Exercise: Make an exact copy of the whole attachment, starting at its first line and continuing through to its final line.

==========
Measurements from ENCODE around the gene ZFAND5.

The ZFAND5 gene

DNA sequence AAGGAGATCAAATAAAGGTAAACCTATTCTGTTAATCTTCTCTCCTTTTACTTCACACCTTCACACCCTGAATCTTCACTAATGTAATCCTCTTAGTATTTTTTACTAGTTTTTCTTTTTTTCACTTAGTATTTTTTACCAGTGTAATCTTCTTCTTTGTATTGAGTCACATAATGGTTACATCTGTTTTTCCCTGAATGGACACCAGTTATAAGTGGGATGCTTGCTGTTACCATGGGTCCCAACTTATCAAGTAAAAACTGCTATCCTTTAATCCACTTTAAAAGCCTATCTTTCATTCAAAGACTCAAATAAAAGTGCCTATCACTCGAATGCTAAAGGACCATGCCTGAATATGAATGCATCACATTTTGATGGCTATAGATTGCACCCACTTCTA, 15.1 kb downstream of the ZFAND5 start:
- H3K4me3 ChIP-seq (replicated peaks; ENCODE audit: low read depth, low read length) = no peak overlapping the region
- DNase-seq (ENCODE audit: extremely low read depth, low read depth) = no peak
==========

Measurements from ENCODE around the gene ZFAND5.

The ZFAND5 gene

DNA sequence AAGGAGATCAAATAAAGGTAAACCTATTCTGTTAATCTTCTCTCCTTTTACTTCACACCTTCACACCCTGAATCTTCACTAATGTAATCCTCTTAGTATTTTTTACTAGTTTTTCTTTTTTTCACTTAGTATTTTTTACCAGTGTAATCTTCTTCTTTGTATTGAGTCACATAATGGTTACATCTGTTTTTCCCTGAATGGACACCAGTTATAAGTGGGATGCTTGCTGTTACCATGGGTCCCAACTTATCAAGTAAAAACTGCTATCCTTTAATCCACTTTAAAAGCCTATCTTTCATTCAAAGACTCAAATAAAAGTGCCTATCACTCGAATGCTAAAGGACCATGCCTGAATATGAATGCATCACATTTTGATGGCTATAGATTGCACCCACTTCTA, 15.1 kb downstream of the ZFAND5 start:
- H3K4me3 ChIP-seq (replicated peaks; ENCODE audit: low read depth, low read length) = no peak overlapping the region
- DNase-seq (ENCODE audit: extremely low read depth, low read depth) = no peak